Of the people who see that piece, 10% of them decide to stop by. Let’s say that 1,000 people read the published piece. That means 100 of them will stop by. We know that our adorable kids will get 50 of them to buy a glass of lemonade, and that means we’ll generate $500 in revenue.

Thus, if we work backwards, it takes 1,000 people to generate $500 of revenue, which means that every audience member who read the articles about us is effectively worth $0.50. If we want our lemonade stand to generate $1,000 in revenue, we have to double our audience-building efforts to reach 2,000 people by the math in this simple example.

That’s the method by which we can make successful valuations of PR’s output and tie it to concrete, tangible sales metrics without asking PR professionals to do the job of sales professionals and vice versa.

PR creates the audiences that a salesperson eventually sells to, and we evaluate the value of those audiences as PR’s contribution to sales.

The catch with this particular methodology is that the quality of the audience matters. Targeting and reaching out to moms interested in products for their children for corporate jet sales is going to produce a poor outcome.


Even if the moms are conceptually interested in a corporate jet, most of them are unlikely to purchase one.

To ensure that PR and advertising are obtaining the correct audiences, the calculations performed above must be recalculated on a very frequent basis, such as a rolling 30- or 90-day window.

The indicator that PR may not be performing to its peak output is told in the conversion rate between audience member and lead.

In the end, if PR is doing its job, new, highly engaged audiences will be created. A portion of those audience members will be ready to consider purchasing. Some percentage of those leads will convert to sales, generate revenue and showcase the value of the audiences that PR creates.

Measure for Measure

Christopher Penn
Christopher Penn

One of the best tools for measuring audience is your Web analytics, such as Google Analytics. Inside these very common tools you can measure all of the basics you need in order to determine the impact of PR.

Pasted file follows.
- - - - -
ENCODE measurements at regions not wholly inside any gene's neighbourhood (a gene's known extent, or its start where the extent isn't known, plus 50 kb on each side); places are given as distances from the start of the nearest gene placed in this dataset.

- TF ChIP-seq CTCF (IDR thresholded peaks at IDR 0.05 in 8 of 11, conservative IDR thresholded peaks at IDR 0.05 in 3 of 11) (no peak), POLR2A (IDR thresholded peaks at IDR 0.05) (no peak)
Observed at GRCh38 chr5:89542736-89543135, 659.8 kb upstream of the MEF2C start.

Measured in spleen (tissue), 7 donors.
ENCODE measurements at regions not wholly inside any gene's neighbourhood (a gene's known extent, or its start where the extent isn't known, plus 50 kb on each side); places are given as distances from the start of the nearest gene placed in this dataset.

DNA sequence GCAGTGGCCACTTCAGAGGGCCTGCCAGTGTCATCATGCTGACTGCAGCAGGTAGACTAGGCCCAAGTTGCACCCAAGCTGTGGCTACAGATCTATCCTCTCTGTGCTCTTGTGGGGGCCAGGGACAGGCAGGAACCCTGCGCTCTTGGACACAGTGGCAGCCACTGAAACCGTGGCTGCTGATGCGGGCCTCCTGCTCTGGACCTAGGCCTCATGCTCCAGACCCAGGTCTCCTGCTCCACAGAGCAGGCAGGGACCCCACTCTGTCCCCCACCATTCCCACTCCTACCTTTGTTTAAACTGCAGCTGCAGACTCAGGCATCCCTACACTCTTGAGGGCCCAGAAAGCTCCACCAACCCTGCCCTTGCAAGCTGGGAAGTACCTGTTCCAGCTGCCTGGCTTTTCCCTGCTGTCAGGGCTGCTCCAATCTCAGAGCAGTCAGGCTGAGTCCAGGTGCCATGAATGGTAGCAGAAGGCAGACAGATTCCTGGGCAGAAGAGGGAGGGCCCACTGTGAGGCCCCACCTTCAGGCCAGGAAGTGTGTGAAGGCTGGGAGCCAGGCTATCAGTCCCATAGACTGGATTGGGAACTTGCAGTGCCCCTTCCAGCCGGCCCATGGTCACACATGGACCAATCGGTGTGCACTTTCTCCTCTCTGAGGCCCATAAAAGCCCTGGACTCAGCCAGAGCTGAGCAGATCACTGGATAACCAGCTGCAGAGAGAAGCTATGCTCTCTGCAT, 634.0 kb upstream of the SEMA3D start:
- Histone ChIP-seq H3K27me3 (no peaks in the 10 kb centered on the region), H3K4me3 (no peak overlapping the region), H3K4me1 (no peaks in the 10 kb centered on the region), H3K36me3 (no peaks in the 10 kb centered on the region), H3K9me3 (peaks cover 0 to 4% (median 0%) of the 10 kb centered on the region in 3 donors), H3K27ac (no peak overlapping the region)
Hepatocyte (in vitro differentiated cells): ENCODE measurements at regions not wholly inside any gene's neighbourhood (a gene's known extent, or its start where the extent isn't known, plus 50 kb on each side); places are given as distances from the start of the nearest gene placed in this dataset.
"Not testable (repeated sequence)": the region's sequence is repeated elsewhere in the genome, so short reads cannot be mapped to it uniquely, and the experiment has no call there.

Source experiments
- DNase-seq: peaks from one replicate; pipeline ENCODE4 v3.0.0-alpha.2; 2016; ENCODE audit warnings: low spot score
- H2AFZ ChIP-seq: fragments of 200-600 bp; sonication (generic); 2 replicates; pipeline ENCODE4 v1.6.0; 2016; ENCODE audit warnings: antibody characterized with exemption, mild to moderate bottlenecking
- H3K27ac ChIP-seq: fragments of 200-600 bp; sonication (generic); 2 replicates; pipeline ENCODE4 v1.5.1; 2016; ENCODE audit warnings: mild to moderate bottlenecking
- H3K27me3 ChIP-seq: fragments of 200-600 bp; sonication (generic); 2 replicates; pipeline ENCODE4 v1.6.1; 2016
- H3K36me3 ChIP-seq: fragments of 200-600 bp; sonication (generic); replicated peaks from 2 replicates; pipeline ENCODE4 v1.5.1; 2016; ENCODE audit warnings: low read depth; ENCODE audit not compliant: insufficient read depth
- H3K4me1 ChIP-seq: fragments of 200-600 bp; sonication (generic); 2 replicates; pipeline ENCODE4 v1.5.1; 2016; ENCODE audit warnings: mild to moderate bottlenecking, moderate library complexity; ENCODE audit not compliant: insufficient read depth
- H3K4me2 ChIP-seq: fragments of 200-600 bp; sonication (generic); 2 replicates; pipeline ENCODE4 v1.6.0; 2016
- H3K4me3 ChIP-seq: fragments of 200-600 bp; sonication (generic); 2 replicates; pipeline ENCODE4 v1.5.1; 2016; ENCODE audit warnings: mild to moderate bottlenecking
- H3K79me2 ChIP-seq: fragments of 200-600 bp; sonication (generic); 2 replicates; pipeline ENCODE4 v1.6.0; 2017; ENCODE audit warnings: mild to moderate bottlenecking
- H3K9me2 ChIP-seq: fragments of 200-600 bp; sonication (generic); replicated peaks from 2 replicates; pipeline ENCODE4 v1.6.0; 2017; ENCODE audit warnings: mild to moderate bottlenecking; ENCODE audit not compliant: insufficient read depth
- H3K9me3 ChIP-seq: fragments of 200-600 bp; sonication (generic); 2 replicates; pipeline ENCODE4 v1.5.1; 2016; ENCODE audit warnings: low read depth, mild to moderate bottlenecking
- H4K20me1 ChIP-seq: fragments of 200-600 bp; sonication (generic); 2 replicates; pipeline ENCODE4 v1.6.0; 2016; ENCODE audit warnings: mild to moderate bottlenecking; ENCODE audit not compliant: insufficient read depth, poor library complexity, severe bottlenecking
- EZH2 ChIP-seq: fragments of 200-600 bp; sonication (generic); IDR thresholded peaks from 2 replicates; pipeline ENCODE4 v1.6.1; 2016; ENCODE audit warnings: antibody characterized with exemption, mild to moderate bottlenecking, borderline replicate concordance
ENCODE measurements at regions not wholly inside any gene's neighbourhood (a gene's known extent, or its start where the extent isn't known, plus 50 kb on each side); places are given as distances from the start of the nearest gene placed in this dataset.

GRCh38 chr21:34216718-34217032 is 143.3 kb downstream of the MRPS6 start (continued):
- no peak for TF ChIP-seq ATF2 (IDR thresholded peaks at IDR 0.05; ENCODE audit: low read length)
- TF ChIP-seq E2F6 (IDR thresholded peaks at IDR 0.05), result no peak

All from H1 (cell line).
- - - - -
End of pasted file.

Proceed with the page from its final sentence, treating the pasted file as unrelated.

Here are three important metrics to pay attention to inside your Web analytics software.

1. New visitors. New visitors is the number of people who have never visited your website before and are stopping by for the first time. While a lot of things can contribute to new visitors, it’s an important first place to look. If new visitors aren’t increasing, then ultimately your website is in trouble. When you get great hits, you can often see spikes in your website’s new visitors.

Obviously, unique new visitors can come from many different sources, including organic search, paid advertising and public relations. However, if your unique new visitors rate isn’t growing, you know you’ve got to step up your PR game to get more awareness for your brand.

2. Returning visitors. Think only new visitors are important? Think again. It’s rare that a sale/conversion will be made on the first visit. More often than not, you have to build trust with your audience, a core function of public relations work. The more earned media you get, the more trust your audience should develop in your brand.

This is also why content marketing is so popular with PR and marketing professionals. If you create content, you’re creating a gift of valuable information for your visitors to read/share. It’s a signal to your audiences that if they return it is likely to find something of interest to assist them in making a decision or solving a problem.

Returning visitors is a proxy for trust that you’ll keep that promise. It’s actually more important than new visitors—if you don’t keep the visitors you have, you’ll forever be spending more and more money and time to replace them. Awareness creates the relationship, but trust strengthens it.

3. Referrals. Web analytics referrals are the bread and butter of public relations work. They tell you where your website is getting its traffic from. Referrals showcase your work in earned media placements with links in them. Popular articles and placements drive traffic to the website.

If you’re not getting media placements with links to click through, change your PR pitching processes to include those links. Not only will the brand get a side SEO benefit but also you’ll be sending new audiences directly to the brand, which will drive growth, leads and revenue.

(This article was written by Christopher Penn, VP of marketing technology at SHIFT Communications. It is an excerpt from PR News’ Measurement Guidebook, Vol. 8. To order a copy, please go to


Christopher Penn,

This article originally appeared in the August 4, 2014 issue of PR News. Read more subscriber-only content by becoming a PR News subscriber today.